Thus we understand that their wicked ideas, destructive beliefs and negative feelings are the gods and idols they worship, in which they become. See our commentaries on parshat Mishpatim: “The Laws of God’s Love” of February 22, 2015 and “Torah’s Laws as God’s Love” of January 22, 2014 in this blog.

King David opens our eyes to awaken from ego’s inventions.

“They [idols] have hands, but they don’t feel. They have feet, but they don’t walk, neither do they speak through their throat. Those who make idols end up like them. So does everyone who trusts them.” (Psalms 115:7-8)

Our prophets reaffirm his words.

“Of what value is an idol, since a man has carved it? Or an image that teaches lies? For he who makes it trusts in his own creation (…)” (Habakkuk 2:18)

“Those who make idols are nothing, and the things they treasure are worthless. Those who would speak up for them are blind; they are ignorant, to their own shame.” (Isaiah 44:9)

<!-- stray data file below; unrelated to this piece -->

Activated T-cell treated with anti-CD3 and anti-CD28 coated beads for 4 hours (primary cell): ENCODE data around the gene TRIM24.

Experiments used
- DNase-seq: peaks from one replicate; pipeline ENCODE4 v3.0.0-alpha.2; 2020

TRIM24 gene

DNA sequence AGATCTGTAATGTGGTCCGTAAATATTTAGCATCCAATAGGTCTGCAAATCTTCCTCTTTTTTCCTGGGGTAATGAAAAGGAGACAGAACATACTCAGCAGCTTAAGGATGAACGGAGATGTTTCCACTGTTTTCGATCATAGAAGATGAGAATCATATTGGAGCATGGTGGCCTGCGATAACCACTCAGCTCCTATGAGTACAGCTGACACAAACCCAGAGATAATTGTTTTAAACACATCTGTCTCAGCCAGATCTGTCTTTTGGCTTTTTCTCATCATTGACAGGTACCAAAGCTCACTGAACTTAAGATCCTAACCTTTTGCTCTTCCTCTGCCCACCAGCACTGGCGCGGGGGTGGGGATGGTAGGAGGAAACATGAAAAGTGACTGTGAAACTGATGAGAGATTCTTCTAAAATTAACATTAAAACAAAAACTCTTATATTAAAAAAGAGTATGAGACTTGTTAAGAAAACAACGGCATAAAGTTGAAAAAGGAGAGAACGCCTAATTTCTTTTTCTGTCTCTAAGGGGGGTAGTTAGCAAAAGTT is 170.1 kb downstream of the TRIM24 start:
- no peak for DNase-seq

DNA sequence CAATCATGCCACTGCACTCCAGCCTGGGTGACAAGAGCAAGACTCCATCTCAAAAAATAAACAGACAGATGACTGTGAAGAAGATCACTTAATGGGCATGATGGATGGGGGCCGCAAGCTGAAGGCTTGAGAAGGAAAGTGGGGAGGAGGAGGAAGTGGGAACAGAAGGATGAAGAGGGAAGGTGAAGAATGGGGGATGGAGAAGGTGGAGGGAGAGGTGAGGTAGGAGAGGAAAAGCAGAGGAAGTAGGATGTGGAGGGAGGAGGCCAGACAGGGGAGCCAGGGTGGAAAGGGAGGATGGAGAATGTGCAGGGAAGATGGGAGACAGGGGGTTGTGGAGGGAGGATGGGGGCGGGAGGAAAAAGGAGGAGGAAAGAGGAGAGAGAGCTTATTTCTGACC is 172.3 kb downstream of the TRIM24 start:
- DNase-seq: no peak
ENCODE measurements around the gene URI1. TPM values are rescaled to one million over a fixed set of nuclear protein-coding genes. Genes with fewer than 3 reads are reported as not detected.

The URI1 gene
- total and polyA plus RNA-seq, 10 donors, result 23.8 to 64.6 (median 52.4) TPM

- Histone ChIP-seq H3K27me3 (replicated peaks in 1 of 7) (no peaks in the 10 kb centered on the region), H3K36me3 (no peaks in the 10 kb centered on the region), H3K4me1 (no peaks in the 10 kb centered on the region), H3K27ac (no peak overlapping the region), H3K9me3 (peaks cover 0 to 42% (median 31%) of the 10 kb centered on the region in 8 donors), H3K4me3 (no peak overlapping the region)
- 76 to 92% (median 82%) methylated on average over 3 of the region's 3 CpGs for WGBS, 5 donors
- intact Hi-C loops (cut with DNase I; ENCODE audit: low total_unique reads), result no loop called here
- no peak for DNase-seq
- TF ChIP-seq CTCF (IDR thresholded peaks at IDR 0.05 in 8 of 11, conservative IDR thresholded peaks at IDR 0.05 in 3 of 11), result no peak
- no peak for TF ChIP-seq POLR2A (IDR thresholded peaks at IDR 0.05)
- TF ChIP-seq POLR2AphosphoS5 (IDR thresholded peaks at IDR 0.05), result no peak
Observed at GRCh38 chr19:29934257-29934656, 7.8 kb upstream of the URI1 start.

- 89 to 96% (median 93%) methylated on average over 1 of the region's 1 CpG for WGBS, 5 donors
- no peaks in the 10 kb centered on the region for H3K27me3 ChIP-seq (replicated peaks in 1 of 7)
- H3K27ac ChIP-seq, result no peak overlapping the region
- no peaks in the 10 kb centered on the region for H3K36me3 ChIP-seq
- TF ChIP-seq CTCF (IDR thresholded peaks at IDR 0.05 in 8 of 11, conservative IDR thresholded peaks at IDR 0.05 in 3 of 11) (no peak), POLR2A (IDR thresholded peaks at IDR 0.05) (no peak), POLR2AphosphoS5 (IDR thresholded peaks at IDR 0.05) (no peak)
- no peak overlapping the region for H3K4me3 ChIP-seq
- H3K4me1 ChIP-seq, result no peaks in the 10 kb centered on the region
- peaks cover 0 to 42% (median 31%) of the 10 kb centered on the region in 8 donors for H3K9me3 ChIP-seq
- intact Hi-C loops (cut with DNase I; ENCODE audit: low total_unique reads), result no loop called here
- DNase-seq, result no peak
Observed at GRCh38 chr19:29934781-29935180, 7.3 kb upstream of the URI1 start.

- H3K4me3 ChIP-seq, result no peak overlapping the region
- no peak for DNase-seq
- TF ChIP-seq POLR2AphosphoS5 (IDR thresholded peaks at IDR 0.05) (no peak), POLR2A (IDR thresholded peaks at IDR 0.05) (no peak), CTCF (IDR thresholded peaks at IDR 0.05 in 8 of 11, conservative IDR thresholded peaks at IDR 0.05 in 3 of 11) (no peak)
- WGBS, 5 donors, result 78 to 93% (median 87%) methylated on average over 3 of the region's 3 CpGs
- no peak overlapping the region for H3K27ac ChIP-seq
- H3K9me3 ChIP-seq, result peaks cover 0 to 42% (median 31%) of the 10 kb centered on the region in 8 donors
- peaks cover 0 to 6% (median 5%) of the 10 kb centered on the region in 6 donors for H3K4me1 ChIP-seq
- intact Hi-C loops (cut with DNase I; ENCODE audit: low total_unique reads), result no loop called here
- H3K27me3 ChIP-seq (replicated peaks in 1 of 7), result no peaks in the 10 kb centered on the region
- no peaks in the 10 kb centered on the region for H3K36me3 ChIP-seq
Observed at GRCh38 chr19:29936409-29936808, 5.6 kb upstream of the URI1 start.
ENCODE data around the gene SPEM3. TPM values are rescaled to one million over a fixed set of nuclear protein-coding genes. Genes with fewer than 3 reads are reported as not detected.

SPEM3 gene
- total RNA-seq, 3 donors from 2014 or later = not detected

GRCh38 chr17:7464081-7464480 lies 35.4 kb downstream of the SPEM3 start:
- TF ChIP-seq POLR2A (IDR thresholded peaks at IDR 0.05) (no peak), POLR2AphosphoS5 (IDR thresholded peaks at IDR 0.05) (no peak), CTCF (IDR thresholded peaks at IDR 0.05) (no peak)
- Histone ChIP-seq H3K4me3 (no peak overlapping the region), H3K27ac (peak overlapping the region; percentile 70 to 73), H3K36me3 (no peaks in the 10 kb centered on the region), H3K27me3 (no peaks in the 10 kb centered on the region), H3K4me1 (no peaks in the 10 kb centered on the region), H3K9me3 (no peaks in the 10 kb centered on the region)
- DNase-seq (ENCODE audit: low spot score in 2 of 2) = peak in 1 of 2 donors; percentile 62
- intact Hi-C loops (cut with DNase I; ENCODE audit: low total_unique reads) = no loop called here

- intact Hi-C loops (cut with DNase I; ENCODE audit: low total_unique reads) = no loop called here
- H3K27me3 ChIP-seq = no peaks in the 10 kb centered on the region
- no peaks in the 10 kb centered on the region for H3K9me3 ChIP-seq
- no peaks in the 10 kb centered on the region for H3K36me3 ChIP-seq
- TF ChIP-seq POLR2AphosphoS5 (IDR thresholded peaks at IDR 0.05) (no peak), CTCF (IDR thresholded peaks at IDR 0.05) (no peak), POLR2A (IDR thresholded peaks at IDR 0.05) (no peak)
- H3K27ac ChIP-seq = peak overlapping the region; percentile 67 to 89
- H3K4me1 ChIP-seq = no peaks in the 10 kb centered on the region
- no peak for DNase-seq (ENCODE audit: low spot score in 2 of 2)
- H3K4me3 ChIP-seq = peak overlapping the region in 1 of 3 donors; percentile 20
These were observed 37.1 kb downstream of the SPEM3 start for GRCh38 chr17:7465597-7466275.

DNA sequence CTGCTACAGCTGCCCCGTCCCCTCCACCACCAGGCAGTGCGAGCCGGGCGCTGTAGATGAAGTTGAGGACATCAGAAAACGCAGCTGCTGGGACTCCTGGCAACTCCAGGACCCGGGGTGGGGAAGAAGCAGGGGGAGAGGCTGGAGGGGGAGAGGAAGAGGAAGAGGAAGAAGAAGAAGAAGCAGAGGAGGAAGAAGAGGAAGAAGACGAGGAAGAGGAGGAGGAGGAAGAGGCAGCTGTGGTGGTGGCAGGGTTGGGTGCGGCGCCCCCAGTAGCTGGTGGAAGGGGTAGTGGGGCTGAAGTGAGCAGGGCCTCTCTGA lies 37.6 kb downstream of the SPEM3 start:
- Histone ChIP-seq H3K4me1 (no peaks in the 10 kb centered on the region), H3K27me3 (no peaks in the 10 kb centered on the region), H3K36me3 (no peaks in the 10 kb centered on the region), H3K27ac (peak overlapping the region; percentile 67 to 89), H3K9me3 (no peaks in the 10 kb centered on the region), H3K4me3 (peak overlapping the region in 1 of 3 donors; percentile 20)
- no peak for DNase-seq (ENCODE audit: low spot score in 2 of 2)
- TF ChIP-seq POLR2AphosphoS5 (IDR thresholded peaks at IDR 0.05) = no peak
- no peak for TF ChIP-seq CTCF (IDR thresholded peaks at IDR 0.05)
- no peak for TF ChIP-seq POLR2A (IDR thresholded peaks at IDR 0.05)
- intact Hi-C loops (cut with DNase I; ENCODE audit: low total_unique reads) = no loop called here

The lesson of idolatry is to make us return to the true reality God is.

“And you shall worship the Lord, your God, and He will bless your food and your drink, and I will remove illness from your midst.” (Exodus 23:25)

God is the blessing from which all blessings come.

“There will be no bereaved or barren woman in your land; I will fill the number of your days.” (23:26)

Again God’s love reminds us that He does not cohabit with anything different from His ways and attributes.

“You shall not form a covenant for them or for their gods. They shall not dwell in your land, lest they cause you to sin against Me, that you will worship their gods, which will be a snare for you.” (23:33)